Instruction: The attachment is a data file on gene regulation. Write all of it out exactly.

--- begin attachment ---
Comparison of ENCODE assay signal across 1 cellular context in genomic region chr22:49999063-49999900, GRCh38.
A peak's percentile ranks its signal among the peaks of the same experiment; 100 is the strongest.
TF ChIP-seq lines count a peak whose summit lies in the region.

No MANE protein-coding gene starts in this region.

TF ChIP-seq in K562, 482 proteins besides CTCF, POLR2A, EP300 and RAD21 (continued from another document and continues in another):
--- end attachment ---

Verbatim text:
Comparison of ENCODE assay signal across 1 cellular context in genomic region chr22:49999063-49999900, GRCh38.
A peak's percentile ranks its signal among the peaks of the same experiment; 100 is the strongest.
TF ChIP-seq lines count a peak whose summit lies in the region.

No MANE protein-coding gene starts in this region.

TF ChIP-seq in K562, 482 proteins besides CTCF, POLR2A, EP300 and RAD21 (continued from another document and continues in another):